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1997, dir. John Woo
138 min. Rated R.
Starring: Nicolas Cage, John Travolta, Joan Allen, Gina Gershon.

Review by Bobby Jones
John Woo Kicks Ass.

I've seen FACE/OFF several times now and it just keeps on kicking ass. After coming to america and putting out two pretty lame movies, John Woo has finally learned how to combine Hollywood's fucked-up sensibility with his own passion. The result is FACE/OFF, a high-energy action film with a heart and a story. This could be the future of the date movie. Guys want to go see stuff blow up but the film also carries an underlying story full of tender, touching moments that make this film such an emotional powerhouse.


The one thing that does bother me is the critics' response. Overall, FACE/OFF got pretty good reviews but one big complaint was that the premise was absolutely impossible. This new trend in movie realism really bugs me. Who gives a shit if it could happen or not? It's a movie, that's the point. Look at Hitchcock's films. The majority of his stories were pretty far-fetched but I don't hear anyone bitching about that. He has been quoted as saying hewas not really concerned with the plausibility of the events in his films. I mean what the fuck? When do birds just randomly attack people?

Anyway, to get back on track, one of the things I find most interesting in FACE/OFF is the character dichotomy of the two main characters, Sean Archer (John Travolta) and Castor Troy (Nicolas Cage). How they seem to change in to one another and that they're really seperate parts of the same person (Kinda like the Joker and Batman. Kinda.) And if you think about it, it's really cool how you're always rooting for cage. Think about it. The opening shot where Cage shoots Travolta is pretty intense although it plays a lot during the film it is quickly forgotten because of the way we are introduced to the characters today. We see Sean Archer, a cop who's obsessed with the killer of his son. A cop so obsessed that he neglects his family and is generally a real asshole. He doesn't seem concerned about anything more than catching Castor Troy. Then wee meet Troy. Sure, he's planting a bomb that's going to kill a whole lot of people but he's so damn cool. Then he gets to the airport and his coat is blowing in the wind and shit and the audience is thinking, "Man, this guy is cool as fuck." And he picks up his Chiclets and talks to his brother Pollux. This is important because we see Castor tie Pollux's shoe. We see that Castor really has feelings, that he really cares about his own family. Then we think, "Well, he's really not that bad a guy..." and we wind up rooting for him.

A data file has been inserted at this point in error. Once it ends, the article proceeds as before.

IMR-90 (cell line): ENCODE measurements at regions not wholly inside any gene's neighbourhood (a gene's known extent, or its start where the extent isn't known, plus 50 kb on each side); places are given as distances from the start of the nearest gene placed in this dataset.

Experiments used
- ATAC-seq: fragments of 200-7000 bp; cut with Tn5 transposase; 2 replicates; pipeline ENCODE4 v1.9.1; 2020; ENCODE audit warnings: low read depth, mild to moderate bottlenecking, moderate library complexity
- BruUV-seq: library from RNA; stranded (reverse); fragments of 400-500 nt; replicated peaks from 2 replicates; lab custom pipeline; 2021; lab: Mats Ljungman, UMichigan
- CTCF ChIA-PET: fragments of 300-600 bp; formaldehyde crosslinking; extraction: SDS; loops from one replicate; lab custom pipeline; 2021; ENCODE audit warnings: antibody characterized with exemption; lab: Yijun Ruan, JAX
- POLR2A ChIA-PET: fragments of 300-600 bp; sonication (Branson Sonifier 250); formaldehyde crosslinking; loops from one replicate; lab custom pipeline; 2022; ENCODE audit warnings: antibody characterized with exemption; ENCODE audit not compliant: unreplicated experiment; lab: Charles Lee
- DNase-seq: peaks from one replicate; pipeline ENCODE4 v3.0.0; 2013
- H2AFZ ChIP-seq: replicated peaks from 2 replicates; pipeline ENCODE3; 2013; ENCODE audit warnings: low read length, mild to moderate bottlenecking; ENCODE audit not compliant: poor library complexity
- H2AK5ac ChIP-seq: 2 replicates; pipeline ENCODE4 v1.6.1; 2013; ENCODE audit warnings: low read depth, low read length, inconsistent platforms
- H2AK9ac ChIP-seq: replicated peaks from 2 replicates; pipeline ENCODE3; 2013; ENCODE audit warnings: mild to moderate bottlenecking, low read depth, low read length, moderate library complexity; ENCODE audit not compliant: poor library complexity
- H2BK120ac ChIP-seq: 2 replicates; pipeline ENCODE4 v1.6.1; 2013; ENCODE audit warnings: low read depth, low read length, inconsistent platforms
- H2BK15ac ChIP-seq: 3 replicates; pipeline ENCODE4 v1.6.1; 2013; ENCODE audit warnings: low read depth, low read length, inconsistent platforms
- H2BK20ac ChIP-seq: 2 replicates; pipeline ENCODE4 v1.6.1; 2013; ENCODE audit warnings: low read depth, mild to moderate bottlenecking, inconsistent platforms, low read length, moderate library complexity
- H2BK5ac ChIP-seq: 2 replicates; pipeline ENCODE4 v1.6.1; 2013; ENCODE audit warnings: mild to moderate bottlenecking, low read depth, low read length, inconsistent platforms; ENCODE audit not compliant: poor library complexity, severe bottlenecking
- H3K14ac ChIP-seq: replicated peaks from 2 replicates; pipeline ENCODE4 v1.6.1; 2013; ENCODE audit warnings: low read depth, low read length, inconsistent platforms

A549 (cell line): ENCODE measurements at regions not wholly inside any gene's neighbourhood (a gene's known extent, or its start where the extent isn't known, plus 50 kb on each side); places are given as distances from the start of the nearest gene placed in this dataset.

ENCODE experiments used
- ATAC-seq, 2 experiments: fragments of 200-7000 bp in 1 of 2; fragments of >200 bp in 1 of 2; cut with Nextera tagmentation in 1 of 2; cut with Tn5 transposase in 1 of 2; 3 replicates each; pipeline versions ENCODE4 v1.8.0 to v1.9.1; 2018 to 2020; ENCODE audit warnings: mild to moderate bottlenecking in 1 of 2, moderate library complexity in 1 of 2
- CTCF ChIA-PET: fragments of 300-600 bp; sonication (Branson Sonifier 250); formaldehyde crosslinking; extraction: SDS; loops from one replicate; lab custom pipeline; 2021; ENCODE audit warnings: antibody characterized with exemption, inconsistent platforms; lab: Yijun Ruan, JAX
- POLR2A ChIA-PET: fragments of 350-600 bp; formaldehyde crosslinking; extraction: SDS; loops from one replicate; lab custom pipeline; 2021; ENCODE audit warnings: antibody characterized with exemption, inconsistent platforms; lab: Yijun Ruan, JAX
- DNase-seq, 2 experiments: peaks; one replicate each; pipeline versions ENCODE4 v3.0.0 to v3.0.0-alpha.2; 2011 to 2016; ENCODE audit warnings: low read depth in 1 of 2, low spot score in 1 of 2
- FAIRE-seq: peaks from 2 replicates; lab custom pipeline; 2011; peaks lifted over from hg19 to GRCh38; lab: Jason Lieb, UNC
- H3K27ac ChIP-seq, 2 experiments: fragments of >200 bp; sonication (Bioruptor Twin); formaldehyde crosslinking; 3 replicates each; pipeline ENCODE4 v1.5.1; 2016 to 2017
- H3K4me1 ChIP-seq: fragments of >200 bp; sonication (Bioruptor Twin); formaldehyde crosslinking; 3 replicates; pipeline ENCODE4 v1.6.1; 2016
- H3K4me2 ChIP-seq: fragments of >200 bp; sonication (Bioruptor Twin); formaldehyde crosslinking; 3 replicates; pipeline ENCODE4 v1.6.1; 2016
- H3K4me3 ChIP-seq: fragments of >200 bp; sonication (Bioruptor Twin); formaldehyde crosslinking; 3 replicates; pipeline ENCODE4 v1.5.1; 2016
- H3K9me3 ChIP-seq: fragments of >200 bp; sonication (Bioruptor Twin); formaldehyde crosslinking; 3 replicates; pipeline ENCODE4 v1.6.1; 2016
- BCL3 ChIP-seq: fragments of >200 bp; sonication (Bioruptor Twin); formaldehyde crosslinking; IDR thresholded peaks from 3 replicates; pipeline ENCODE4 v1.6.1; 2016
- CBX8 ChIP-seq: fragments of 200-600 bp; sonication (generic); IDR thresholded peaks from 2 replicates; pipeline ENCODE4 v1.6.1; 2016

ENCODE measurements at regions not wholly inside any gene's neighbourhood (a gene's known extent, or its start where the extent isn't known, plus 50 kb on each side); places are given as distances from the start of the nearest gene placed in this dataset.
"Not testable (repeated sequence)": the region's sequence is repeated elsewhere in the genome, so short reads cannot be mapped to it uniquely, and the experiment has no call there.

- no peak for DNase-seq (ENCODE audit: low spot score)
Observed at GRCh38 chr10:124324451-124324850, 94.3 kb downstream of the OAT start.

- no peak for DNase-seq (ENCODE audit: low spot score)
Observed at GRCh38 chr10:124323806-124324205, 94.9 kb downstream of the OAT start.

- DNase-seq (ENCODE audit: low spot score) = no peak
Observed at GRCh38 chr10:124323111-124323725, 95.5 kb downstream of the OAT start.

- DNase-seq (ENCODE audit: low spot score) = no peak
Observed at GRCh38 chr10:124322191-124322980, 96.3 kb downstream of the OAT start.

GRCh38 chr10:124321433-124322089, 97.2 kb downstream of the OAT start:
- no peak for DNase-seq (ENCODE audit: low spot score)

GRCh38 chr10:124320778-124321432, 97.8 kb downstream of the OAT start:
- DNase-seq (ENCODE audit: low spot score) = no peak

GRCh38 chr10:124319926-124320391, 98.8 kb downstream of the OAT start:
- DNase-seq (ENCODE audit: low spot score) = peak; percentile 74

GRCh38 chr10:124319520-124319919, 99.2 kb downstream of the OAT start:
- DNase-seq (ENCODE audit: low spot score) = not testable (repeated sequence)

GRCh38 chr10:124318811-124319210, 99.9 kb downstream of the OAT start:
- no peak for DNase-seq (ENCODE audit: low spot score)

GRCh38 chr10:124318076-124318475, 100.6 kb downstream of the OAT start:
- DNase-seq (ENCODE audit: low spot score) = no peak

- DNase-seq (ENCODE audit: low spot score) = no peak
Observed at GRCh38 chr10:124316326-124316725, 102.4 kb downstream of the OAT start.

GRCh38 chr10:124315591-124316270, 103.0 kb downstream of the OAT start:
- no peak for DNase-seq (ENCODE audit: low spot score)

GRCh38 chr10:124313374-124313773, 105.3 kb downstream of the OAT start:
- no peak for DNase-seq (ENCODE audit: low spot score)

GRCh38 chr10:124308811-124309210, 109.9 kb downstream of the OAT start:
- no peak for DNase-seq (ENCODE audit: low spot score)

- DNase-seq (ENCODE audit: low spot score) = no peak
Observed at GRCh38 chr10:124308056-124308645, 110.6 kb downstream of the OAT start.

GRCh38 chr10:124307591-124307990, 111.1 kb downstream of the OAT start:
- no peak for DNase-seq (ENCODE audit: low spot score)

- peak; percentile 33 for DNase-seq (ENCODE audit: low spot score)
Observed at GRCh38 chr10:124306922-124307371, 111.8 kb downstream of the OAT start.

So anyway, we have the asshole cop and and the really cool caring bad guy who can eat a peach for an hour. Then the fun starts when Troy goes in to a coma and Archer volunteers to siwtch faces with him in order to get information out of his brother Pollux, who is now in jail. And we're going, "dude, you're going to push away your wife and kid because you have this obsession/pride thing going on and you could really screw up your family by doing this." Yea like I learned all about this in English class. Hubrus. Oh yeah, Oedipus did the same. Right now the only people who really get any sympathy are archer's family and poor old Castor Troy who is not only in a coma but is also missing his face.

But then the really weird stuff starts to happen and Troy wakes up and gets Archer's face. So now Archer is Troy and Troy is Archer. Whatever. The point is that this is when we really start to see Castor Troy's true colors. He really starts fucking shit up, killing people, having sex with Archer's wife, yadda yadda yadda. And we start to think, "Wow, This guy was kinda cool but now he's a fucking psycho." At the same time we see Archer (as Troy) in jail and we really start to realize how much he cares about his life and his family and how he was just confused and now our sympathy shifts but we don't notice it because now he's Nic Cage. So we're STILL rooting for Cage. How fucking weird is that? It isn't until the last scene of the film that we see Archer AS Archer and that, my friend, is the bookend to the assassination at the beginning.


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